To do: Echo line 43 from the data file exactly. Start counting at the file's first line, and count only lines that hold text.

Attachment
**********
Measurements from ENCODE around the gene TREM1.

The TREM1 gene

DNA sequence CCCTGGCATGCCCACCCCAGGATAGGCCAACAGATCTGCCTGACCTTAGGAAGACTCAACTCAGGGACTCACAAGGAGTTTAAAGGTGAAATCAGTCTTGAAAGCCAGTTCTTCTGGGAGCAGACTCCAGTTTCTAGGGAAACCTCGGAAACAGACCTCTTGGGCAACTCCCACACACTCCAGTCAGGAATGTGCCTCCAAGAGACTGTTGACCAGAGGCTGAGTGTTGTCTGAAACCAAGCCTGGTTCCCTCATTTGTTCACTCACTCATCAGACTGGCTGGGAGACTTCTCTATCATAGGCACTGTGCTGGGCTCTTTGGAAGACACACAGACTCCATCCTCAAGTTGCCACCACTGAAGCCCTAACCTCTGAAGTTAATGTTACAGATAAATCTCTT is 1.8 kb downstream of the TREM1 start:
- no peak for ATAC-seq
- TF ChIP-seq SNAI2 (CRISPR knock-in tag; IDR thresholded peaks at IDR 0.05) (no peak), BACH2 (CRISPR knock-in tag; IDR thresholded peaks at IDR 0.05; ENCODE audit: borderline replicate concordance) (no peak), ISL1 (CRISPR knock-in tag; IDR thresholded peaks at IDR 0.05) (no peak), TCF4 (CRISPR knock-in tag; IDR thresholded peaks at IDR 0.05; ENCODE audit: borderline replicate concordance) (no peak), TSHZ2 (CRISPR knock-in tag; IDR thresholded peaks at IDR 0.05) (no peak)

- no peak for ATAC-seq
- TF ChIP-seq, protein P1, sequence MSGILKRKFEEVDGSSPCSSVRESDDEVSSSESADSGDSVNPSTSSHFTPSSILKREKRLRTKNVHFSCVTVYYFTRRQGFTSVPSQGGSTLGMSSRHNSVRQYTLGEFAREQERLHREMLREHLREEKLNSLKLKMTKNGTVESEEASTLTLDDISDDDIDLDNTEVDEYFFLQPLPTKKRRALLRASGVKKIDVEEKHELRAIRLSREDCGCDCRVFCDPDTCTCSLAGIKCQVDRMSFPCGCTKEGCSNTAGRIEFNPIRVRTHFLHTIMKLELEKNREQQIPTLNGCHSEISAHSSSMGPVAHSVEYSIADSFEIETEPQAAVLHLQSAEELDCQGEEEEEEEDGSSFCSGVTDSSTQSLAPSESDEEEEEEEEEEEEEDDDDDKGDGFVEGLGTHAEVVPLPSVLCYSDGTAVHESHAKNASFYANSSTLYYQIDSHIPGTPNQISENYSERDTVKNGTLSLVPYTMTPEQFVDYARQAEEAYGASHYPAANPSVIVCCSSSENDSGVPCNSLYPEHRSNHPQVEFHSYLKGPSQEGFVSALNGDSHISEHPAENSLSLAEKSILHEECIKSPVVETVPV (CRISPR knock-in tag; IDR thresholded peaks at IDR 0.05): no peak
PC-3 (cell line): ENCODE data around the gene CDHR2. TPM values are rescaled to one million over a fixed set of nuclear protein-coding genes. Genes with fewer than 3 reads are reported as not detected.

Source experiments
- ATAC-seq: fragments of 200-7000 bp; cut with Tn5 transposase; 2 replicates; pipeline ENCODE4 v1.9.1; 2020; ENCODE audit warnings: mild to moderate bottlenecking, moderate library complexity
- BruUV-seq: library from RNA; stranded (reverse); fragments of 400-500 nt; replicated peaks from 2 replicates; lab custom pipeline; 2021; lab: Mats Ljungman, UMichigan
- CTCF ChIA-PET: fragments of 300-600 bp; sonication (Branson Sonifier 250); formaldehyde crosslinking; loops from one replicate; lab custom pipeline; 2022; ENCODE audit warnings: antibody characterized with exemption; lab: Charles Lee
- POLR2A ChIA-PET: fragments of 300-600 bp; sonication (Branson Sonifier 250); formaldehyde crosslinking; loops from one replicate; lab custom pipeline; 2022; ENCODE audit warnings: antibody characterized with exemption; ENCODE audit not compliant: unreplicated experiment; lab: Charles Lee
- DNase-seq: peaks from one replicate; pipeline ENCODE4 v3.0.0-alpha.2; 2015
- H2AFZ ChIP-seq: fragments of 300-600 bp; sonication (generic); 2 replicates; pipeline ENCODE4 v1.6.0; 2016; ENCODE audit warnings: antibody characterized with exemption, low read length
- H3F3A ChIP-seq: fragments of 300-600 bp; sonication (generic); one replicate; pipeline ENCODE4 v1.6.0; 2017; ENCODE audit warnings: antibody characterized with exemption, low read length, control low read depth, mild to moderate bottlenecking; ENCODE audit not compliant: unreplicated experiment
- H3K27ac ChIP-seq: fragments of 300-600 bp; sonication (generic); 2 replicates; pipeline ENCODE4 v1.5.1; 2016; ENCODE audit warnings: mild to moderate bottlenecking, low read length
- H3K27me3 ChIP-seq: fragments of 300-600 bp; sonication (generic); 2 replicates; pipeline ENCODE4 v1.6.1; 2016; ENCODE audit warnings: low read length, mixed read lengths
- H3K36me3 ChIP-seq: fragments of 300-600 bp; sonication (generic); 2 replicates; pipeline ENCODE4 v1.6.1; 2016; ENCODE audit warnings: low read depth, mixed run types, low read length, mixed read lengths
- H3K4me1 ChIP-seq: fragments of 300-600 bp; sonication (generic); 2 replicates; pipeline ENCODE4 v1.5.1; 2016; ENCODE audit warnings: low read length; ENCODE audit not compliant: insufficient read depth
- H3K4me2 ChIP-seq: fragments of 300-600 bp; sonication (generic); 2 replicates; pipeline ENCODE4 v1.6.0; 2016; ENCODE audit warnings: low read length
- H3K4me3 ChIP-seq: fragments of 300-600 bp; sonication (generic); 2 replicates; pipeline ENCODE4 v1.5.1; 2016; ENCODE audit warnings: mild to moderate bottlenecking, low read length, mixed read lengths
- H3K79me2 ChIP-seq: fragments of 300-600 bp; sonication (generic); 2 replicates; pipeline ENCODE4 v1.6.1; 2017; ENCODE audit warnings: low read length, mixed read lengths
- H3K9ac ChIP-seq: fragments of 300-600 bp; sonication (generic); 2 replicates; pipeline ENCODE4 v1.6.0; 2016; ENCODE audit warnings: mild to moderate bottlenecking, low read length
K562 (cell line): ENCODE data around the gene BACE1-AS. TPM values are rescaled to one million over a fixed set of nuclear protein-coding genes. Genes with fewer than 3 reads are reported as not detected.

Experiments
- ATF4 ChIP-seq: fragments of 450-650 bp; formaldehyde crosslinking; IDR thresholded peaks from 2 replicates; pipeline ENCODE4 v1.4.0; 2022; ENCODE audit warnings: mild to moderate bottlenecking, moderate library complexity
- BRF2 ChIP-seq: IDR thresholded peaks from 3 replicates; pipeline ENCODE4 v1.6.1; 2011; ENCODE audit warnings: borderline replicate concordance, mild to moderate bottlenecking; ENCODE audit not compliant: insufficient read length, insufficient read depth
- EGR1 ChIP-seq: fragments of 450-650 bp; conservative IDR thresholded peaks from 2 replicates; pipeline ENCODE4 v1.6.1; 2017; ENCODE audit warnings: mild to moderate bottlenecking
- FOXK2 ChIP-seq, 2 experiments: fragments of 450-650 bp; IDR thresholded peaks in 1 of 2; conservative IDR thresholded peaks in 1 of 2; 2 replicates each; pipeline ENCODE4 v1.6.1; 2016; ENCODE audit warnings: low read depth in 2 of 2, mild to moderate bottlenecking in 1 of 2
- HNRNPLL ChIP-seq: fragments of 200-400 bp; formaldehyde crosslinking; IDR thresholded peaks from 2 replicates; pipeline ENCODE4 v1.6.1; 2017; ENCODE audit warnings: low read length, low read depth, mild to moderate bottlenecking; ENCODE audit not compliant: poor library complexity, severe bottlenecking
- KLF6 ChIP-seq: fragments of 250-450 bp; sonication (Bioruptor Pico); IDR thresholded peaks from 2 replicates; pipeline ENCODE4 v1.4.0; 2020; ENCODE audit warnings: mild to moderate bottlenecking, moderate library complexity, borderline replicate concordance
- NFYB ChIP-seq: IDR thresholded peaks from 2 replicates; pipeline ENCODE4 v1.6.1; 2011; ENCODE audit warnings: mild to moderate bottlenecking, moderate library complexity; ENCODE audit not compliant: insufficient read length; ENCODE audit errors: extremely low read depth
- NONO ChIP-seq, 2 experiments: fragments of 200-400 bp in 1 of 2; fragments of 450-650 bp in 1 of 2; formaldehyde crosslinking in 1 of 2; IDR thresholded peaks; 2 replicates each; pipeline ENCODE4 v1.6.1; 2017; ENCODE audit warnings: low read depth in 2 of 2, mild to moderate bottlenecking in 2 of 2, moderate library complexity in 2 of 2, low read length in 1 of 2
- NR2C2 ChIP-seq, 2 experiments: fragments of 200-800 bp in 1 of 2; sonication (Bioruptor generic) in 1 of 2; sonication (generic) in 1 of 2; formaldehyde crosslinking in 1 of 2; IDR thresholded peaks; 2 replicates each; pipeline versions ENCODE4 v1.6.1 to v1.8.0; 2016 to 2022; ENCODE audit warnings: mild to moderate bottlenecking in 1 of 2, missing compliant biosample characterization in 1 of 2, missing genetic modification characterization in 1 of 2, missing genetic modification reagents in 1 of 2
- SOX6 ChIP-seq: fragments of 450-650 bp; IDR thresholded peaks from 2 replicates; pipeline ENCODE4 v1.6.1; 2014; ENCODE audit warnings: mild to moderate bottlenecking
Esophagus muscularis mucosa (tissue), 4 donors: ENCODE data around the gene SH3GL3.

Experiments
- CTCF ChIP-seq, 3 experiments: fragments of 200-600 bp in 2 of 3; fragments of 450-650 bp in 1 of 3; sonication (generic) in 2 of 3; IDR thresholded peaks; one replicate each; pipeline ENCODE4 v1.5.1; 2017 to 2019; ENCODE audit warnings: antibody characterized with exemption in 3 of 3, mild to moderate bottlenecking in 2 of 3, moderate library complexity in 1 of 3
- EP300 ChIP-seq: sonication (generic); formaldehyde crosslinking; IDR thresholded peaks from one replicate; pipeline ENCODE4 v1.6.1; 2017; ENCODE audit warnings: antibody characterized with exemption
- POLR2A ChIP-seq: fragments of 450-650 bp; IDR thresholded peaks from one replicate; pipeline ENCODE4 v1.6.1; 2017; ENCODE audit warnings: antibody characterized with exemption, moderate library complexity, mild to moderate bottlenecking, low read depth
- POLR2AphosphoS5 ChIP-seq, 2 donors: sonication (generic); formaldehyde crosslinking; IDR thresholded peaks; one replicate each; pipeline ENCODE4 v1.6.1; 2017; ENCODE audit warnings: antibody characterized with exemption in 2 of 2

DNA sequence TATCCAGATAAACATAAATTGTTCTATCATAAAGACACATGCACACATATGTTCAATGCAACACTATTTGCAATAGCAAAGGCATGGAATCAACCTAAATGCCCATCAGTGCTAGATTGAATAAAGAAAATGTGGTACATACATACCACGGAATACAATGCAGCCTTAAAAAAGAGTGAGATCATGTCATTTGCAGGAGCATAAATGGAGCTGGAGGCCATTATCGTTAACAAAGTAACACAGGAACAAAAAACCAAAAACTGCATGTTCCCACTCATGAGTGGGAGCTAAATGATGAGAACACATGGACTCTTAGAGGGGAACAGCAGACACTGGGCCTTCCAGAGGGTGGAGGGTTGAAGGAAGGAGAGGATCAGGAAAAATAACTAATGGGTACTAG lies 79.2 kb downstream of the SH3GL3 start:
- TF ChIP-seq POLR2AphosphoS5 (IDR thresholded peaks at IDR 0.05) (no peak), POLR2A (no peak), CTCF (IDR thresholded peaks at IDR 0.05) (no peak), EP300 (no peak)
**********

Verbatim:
DNA sequence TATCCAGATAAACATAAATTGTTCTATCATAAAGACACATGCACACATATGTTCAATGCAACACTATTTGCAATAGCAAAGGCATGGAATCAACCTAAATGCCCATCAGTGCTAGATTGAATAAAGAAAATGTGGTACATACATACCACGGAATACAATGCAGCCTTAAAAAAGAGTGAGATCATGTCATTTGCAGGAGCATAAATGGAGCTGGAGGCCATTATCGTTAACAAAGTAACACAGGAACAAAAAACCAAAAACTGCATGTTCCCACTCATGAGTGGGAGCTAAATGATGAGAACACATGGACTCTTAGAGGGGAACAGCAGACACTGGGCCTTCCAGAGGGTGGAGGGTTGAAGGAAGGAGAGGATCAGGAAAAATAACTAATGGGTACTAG lies 79.2 kb downstream of the SH3GL3 start: